Things get off to a horrendous start with what for me must be the worst story out of the entire anthology, "The Watcher" - an ugly, nigh-pointless piece that caused me to worry for the book as the whole due to its lack of direction. It felt flippant, as if it was made for the sheer sake of being made and labelled as "alternative" simply because it was not clearly defined by normal conventions. A few of the stories in the anthology fell into this same trap, leaving me feeling dissatisfied as they lacked any element of sincerity in their design or presentation. I would not call myself a master critic, but I personally believe that a creator should be earnest in their creation, and this thought put into the work is important to separate a mere thing from art. This intent on part of the author often shines through, and is what provokes thought in readers and generates both internal and interpersonal discussion, something I would especially want to see from an anthology that bills itself as alternative or mould-breaking. I don't think it is too much to ask for the stories in this anthology to spark something in the reader.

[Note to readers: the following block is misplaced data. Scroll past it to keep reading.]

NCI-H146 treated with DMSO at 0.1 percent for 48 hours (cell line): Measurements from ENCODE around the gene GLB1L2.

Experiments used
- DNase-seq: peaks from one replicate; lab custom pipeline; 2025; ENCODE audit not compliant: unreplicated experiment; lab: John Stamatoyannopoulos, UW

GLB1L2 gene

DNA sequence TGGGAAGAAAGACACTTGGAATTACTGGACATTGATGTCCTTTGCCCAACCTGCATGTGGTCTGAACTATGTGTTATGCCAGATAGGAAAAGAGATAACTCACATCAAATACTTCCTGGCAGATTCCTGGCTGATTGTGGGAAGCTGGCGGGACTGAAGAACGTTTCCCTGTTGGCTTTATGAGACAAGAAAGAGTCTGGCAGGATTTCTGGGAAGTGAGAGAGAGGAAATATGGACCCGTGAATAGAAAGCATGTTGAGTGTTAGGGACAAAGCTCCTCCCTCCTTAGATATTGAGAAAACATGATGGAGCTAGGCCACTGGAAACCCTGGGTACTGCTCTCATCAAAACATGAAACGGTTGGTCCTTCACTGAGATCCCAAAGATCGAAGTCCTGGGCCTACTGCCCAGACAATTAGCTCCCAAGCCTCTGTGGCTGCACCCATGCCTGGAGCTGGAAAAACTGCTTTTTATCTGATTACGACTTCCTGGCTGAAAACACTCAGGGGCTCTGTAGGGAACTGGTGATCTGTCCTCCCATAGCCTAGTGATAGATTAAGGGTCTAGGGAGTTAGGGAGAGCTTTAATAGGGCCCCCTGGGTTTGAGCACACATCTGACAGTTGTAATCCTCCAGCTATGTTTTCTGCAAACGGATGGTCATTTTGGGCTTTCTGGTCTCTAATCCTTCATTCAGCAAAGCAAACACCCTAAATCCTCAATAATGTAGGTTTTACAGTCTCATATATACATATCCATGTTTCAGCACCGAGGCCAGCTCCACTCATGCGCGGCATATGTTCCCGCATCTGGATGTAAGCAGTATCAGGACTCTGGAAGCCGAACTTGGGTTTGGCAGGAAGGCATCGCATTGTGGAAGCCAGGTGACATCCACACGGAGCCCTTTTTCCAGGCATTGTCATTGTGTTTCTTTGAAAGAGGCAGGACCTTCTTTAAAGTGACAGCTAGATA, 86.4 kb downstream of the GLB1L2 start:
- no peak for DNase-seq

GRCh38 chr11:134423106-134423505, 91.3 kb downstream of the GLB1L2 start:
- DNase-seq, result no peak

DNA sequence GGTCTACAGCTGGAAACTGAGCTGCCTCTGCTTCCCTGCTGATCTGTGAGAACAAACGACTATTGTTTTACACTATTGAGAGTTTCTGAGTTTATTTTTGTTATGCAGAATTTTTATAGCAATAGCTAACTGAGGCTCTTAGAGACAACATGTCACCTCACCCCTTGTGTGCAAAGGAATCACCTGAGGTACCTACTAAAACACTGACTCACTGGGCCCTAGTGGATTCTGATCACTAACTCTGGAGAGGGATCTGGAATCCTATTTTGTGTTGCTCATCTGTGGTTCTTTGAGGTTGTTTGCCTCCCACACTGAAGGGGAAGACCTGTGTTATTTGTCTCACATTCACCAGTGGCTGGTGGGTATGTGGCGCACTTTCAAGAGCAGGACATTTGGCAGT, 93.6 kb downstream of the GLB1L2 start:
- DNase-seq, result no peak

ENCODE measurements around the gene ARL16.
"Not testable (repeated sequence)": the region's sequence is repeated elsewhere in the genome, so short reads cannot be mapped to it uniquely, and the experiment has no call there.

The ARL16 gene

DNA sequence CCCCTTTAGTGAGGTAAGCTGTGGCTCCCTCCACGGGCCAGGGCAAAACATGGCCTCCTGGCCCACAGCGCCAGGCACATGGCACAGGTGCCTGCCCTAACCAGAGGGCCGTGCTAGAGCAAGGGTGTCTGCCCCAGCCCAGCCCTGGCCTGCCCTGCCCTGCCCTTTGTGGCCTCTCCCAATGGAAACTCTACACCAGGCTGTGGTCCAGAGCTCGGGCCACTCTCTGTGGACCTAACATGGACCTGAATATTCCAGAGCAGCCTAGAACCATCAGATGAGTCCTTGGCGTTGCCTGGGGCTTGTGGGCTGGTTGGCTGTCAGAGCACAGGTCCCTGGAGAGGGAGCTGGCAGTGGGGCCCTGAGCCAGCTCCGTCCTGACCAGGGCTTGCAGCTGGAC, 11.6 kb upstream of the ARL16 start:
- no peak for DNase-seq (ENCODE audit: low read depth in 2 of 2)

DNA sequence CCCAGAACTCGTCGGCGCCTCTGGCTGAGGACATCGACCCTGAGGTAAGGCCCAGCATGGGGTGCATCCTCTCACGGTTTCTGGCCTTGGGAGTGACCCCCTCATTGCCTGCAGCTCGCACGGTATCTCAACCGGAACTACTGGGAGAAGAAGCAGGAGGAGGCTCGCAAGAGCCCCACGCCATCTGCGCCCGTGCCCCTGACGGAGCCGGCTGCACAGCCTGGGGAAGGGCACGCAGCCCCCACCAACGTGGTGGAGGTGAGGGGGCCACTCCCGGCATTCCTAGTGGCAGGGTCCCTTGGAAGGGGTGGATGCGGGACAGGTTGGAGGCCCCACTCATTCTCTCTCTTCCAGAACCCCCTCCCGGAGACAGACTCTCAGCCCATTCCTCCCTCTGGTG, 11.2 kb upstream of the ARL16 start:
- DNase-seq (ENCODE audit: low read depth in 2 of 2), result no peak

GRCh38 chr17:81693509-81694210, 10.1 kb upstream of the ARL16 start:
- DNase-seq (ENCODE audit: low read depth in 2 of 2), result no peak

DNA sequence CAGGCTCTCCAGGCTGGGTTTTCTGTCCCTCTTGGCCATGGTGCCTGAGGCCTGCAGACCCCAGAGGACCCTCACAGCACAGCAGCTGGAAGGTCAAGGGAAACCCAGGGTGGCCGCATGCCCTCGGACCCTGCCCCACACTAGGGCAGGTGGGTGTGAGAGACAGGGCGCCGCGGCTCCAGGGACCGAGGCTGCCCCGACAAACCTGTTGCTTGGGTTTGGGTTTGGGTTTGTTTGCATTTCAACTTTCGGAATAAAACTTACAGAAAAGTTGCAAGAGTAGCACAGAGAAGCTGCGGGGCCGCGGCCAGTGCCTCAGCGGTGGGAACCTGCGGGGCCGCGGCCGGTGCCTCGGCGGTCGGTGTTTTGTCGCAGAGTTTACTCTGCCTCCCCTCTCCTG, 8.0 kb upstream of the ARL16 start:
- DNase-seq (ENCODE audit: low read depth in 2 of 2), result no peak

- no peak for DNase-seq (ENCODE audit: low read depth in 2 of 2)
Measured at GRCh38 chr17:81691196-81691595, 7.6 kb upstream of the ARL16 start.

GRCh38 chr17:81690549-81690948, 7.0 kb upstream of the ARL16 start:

Thankfully, the majority of the book does just that, though the degree to which it succeeds varies greatly from story to story and will no doubt differ dependant on the reader. The most successful chapters, of which I have a personal handful, have stayed with me since reading the book and have prompted me to return directly to them and ponder them further. These stories, such as “Push-Pin Woman”, “A Broken Soul” and “Rooftop Elegy” (to name a few) seize upon a key idea and twist it around just enough to tweak your mind and leave a lasting impression. Things such as the pain experienced during a break-up and the history of a South American Motorcycle manufacturer are shown alongside the more fantastical offerings such as what to do should your soul suddenly cease functioning, each story setting itself apart from anything that could be considered as traditional for manga in its execution and subject matter. In this regard, the anthology can be considered a success as these stories have stayed with me long after I have put the book down. I have the volume in front of me on my desk as I write this, and I find myself idly flipping to my favorite stories to see them again. After I finish this review, I’ll probably read these stories once more to pick them apart and chew them over further.